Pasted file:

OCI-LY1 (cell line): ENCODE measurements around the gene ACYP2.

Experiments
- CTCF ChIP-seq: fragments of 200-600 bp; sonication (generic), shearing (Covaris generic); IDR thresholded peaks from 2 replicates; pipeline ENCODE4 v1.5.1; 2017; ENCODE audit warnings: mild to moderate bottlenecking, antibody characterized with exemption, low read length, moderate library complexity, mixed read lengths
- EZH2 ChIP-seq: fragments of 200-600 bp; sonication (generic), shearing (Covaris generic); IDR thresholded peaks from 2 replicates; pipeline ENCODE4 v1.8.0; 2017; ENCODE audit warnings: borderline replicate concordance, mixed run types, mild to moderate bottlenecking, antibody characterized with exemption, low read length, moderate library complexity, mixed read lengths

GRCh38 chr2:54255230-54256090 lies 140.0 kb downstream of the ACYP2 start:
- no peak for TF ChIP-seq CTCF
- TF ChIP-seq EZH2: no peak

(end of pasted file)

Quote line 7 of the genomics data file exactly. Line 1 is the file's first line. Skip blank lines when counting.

- TF ChIP-seq EZH2: no peak